• Eat more fruit and vegetables
    • Cut down and limit your saturated fat intake. Saturated fat is often found in animal products such as full-fat dairy (e.g. butter) and red meat, as well as tropical oils (e.g. coconut oil), sweets, and baked goods (e.g. cakes). 
    • Engage in regular exercise and physical activity  
    • Take cholesterol-lowering drugs or ‘’statins.’’ 
  • Avoid and/or stop smoking.
  • Avoid and/or cut down on alcohol intake.
  • Maintain a healthy weight: Lower your weight if overweight or obese. 
  • Manage blood sugar: seek treatment if diabetic immediately.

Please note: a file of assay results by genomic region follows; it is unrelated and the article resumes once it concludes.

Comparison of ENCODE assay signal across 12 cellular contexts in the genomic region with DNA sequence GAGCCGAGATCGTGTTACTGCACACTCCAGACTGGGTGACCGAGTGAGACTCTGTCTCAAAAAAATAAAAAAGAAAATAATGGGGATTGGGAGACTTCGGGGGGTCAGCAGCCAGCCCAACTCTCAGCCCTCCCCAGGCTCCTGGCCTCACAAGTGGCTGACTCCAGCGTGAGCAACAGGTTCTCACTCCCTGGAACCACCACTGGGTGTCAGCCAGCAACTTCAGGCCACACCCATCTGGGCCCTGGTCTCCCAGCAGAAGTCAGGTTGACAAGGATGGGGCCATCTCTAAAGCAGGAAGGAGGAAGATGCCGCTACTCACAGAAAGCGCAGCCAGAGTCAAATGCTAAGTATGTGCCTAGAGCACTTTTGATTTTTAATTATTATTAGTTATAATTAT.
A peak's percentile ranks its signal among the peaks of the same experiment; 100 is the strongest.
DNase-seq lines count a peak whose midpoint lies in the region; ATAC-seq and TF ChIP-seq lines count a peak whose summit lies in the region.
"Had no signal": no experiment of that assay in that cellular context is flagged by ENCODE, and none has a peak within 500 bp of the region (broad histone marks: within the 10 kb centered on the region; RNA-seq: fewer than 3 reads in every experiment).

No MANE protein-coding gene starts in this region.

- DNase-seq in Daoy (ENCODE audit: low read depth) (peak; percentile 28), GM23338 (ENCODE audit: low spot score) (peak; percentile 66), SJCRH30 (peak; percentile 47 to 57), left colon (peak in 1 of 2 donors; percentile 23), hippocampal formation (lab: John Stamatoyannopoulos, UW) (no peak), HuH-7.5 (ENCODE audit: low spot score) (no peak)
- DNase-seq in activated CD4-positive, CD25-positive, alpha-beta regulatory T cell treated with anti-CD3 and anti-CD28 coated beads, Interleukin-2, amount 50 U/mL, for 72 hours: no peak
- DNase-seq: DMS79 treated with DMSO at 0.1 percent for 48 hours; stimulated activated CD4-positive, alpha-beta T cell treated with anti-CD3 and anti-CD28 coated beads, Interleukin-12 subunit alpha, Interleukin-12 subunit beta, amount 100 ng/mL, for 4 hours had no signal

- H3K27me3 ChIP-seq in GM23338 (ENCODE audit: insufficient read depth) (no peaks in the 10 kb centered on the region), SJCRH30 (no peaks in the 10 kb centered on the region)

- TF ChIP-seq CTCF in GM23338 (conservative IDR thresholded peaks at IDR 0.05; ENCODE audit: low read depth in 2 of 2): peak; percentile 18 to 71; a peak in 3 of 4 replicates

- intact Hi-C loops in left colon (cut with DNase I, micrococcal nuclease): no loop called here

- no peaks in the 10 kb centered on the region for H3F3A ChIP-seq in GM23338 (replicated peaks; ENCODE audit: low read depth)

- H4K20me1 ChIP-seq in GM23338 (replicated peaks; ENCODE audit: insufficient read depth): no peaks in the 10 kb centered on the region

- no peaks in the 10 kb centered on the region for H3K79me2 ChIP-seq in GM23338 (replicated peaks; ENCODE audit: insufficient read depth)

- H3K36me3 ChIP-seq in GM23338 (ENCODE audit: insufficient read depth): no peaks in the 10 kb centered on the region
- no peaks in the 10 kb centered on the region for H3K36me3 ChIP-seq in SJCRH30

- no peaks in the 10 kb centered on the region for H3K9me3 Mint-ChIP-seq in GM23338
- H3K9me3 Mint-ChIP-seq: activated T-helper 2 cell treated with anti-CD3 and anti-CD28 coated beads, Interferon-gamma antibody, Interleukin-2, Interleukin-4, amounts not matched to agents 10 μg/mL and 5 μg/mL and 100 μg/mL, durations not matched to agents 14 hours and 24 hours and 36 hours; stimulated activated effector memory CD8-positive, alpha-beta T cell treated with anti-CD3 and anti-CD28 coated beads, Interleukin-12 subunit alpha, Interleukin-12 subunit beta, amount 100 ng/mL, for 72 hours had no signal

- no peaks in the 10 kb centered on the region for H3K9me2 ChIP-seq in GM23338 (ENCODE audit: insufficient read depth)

• Lower blood pressure 


To conclude, Xanthelasma presents as a rare, benign and asymptomatic yellow plaque caused by lipid accumulation, predominantly cholesterol, around the eyes and eyelid corners. Despite its benign nature, the disease can signal underlying health issues such as diabetes, hyperlipidaemia and thyroid disorders. Various factors that contribute to elevated cholesterol levels also contribute to the likelihood of Xanthelasma, and its diagnosis involves physical examination and blood tests assessing cholesterol, blood sugar, liver and thyroid levels. While treatment options like surgery, chemical peels, freezing methods and radio-frequency ablation exist, it is crucial to note potential side effects associated with these interventions, such as oedema, scars, blisters, pain and discomfort. 


  1. Laftah Z, Al-Niaimi F. Xanthelasma: An Update on Treatment Modalities. J Cutan Aesthet Surg. 2018 Jan-Mar;11(1):1-6. doi: 10.4103/JCAS.JCAS_56_17.